News cannot do this, because it has no list of the subscribers of the newsgroups.
If an object has been purged to save space, it can be fetched from a master
server. In Usenet News, there is no automatic way of getting a copy of a purged
A master copy is stored at the server of the creator of the object, a shadow
copy at the server of the forum and the server of every member of the forum.
Thus, for example, an object may have three locations:
The protocol between groupware servers contains operations like:
The protocol uses the ticket method for access control. This means that anyone
who has a certain access right is given a ticket, which is a randomly generated
key. For example, members of a forum have the ticket for that forum, and when
they retrieve a list of the contributions to the forum, they get the tickets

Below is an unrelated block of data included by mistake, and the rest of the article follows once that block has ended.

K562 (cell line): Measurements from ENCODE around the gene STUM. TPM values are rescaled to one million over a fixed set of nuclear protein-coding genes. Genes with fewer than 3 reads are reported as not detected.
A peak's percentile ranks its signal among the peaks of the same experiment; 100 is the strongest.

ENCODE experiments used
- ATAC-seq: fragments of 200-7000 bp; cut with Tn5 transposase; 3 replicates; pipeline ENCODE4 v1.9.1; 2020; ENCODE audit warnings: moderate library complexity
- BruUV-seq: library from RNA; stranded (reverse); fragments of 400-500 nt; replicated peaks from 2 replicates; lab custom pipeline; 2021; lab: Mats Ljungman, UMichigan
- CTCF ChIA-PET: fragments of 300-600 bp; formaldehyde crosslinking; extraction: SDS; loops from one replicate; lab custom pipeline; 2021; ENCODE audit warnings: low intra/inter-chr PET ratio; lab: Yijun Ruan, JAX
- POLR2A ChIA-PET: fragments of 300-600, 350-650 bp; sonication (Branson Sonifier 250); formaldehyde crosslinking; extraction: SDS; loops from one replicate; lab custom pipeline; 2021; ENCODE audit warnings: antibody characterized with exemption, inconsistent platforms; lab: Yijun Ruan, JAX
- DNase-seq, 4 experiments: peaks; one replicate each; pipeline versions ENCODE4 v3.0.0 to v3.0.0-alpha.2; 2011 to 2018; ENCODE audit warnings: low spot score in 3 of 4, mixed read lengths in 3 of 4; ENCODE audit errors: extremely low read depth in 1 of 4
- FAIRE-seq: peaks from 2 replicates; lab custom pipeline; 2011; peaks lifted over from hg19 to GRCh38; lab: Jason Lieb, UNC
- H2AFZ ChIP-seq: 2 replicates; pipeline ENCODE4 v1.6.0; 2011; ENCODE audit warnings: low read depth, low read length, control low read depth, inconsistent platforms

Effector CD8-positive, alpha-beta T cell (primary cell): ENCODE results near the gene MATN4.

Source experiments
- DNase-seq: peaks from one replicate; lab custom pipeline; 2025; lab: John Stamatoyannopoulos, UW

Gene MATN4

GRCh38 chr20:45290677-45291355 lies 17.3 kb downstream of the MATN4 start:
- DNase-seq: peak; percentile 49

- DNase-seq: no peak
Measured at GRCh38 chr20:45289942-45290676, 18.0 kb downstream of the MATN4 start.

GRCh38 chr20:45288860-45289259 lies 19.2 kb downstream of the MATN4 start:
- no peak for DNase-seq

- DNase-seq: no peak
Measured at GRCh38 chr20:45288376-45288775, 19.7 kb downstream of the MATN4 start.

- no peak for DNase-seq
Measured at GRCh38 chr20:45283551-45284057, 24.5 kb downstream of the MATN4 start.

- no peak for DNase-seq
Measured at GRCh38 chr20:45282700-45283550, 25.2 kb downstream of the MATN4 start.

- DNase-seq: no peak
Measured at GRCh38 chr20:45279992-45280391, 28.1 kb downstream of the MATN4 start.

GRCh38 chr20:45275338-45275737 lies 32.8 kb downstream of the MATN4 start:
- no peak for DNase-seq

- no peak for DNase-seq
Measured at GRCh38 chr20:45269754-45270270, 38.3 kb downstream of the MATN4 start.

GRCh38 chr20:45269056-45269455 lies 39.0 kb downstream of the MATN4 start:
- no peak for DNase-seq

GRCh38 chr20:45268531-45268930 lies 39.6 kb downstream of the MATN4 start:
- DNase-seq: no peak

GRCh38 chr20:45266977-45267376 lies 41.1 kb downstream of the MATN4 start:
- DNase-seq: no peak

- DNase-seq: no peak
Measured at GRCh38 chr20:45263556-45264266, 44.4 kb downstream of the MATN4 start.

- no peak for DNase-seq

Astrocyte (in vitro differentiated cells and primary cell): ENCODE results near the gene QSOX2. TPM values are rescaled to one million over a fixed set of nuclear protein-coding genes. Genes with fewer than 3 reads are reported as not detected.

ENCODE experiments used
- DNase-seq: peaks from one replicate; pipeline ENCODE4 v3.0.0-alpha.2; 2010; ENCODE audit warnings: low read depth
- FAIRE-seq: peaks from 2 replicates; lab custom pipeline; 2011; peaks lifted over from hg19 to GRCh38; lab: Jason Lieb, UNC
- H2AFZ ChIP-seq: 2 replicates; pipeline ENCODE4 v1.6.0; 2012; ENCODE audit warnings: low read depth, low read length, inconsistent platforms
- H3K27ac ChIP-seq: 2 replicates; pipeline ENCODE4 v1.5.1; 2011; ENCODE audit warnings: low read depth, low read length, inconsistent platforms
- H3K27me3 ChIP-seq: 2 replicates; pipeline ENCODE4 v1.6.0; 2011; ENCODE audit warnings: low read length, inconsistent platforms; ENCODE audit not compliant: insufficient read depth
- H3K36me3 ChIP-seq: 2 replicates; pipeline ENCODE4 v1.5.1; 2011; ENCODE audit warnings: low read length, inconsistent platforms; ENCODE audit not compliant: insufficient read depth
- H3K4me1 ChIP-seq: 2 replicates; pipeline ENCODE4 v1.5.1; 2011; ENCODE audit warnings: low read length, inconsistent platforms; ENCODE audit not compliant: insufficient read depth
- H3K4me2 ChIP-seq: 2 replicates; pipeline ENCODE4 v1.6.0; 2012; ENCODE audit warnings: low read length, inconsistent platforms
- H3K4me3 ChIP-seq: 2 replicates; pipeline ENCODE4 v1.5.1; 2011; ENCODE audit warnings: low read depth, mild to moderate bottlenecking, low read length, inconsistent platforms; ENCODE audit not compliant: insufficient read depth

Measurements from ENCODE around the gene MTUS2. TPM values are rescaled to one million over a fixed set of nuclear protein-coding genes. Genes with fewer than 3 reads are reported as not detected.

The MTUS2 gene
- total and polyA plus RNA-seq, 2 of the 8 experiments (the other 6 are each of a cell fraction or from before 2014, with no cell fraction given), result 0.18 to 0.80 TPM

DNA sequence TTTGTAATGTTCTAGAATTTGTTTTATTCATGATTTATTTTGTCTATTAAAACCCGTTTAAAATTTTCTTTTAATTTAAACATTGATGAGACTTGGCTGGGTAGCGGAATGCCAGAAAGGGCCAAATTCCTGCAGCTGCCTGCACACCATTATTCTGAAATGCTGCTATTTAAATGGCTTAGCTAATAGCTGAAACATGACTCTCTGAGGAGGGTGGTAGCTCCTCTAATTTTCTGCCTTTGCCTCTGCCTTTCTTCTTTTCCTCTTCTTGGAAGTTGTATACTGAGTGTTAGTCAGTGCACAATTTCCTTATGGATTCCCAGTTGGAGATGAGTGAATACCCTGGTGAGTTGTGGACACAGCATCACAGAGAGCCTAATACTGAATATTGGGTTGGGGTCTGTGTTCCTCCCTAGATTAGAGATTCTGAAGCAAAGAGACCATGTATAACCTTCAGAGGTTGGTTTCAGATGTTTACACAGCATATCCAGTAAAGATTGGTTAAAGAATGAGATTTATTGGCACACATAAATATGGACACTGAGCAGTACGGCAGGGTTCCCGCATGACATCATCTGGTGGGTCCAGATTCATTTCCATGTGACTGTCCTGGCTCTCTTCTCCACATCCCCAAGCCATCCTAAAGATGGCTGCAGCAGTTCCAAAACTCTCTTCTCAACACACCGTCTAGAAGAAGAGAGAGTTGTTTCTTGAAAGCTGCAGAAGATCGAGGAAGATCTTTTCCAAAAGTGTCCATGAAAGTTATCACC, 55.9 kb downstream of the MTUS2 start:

for each contribution, which they then can use to download the contribution.
The advantage with this method is that no central certificate server is needed.
And setting up certificate servers has been a major stumbling block in getting
security systems working. We may however add use of encryption methods for
authentication, signatures and seals to increase the security.
When this is written, we have not yet developed the directory system. We
have agreed with a major search engine provider, that they will set up the
directory. They will set up a directory, which given a web page, can find
a discussion forum for that web page. The directory will not be limited to
KOM 2000, it will be able to store discussions using other groupwares than
KOM 2000 too.
There will be a protocol for the groupware servers to communicate with the
directory system. Main operations in this protocol will be:
The format for these operations will be the same format which is used when
a user fills in and submits a form on a web page. This means that also other
groupware servers than KOM 2000 can report forums. Their owners can do this
manually, by filling in a form on a web page, even if they have not implemented
the protocol in their software.
The directory should of course also be distributed, based on an existing
directory structure like LDAP or DNS, but our first implementation will employ
a centralised directory only.
David R., 1995, 1998: